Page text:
Tuesday, 14 December 2010

When we're dancing, bones get broken, when we're dancing, hearts get broken

What a brilliant few days.
Despite a week of relinquishing any slight social life in favour of sitting in my oversize man shirts knee deep in fevered scribblings and scraps of highlighted paper and really old books and limitless cups of coffee in attempts to tame Shelley, Arnold and Bronte and coerce my tired brain and fingers into producing a semi decent essay, this extended weekend made up for it all in one fell swoop.

After a painful and awkward incident in the middle of the week, I was really counting on this weekend to make everything okay in my world.
Luckily, it delivered.
Saturday was a flurry of being around wonderfully talented musicians and amazing old friends. Playing music to an audience for the first time in an age, with my lucky shoes and gorgeous wine coloured cardigan gave me the rush of adrenaline and happiness I think I hadn't realised I needed. After three other amazing sets from bands with alarming amounts of talent, we were out til four dancing to 70s soul and disco classics before walking through a beautiful city in the cold, crisp air.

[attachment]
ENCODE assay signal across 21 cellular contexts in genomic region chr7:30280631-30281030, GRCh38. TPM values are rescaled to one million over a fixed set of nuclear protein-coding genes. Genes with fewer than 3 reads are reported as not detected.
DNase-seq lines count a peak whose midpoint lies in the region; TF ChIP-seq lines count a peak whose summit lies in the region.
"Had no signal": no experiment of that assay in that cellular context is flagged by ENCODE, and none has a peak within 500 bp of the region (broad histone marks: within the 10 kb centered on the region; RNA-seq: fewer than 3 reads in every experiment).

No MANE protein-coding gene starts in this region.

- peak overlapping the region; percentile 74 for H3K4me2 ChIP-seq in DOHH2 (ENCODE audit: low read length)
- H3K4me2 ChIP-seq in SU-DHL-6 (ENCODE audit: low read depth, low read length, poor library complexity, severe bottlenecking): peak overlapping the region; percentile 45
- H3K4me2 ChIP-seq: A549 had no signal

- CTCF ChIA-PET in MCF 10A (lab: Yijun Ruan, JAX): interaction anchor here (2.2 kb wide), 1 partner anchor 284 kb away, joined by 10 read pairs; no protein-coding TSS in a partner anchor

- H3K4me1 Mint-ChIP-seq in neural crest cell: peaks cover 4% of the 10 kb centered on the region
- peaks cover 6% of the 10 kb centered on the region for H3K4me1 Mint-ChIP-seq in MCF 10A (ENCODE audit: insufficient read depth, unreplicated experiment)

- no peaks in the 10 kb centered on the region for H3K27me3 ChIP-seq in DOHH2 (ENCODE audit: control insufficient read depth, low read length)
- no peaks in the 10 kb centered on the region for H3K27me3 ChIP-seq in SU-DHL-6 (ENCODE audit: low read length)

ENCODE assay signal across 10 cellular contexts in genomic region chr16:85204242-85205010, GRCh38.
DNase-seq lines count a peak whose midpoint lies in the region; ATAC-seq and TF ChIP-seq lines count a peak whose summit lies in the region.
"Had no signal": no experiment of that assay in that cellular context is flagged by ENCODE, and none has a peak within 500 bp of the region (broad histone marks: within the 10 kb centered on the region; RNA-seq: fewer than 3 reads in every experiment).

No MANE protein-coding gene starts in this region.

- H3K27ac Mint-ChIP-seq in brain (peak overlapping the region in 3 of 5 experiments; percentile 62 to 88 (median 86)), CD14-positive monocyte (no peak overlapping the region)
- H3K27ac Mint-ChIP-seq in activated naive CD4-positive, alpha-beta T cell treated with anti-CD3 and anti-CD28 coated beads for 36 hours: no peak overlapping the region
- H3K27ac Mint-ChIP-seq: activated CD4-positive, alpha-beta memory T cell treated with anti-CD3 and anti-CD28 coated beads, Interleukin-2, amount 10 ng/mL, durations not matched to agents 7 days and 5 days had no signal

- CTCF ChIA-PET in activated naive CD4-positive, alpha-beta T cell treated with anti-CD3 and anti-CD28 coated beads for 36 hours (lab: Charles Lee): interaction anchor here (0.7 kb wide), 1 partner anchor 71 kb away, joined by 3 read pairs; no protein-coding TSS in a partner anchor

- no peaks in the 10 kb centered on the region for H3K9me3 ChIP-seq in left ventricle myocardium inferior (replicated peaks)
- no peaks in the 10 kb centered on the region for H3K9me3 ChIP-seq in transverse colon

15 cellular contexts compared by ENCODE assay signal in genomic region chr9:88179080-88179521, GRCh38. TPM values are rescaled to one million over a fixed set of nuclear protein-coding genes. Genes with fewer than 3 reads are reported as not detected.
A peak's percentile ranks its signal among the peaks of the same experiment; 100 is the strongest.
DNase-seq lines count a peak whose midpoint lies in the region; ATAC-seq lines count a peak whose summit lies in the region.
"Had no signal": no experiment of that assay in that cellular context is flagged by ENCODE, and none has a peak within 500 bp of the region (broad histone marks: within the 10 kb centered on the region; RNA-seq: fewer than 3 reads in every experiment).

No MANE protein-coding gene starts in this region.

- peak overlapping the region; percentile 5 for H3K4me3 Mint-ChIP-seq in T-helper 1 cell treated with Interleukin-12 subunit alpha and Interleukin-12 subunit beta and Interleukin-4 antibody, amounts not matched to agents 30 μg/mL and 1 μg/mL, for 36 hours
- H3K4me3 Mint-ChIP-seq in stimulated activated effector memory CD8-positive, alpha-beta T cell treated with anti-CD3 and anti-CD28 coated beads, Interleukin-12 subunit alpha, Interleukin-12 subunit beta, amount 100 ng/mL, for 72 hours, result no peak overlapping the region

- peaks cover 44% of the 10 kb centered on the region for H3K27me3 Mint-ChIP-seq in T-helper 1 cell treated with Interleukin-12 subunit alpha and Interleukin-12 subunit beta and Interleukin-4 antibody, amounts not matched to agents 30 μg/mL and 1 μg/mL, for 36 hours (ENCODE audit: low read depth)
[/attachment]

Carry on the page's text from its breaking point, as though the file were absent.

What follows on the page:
(Also, seeing Mills lifting his head off his pizza box to sing us some Rihanna was one of the most beautiful moments of my tender young life. I'm still wondering if I've ever seen anything so funny.)
Then I had one of the most perfect evenings for a long time. After a rude awakening, acquiring a cat called Mo and a chip buttie (buttie? butty? Hell knows) we walked hand in hand through the Christmas market, with a large creamy hot chocolate to a cute faux-Asian cocktail bar to reminisce about Um Bongo and laugh til we were hurting.
Last night was just a wonderful mess. Brilliant people (by brilliant I mean both talented and lovely), kitschy bars, heartfelt confusion and whisky shots.

But now I'm wondering if it's been brought on or augmented and twisted by the melancholy beats of Tellison's EP, but I'm re-reading Matthew Arnold's 'The Voice' and remembering the whole thing, and the first time I read it feeling a little lost and looking out over city lights and I can't remember reading a sadder poem in all my life.

I lay down next to other peoples lines, and hoped that I was right. Oh, collar bone, you put punctuation marks on all my clothes.

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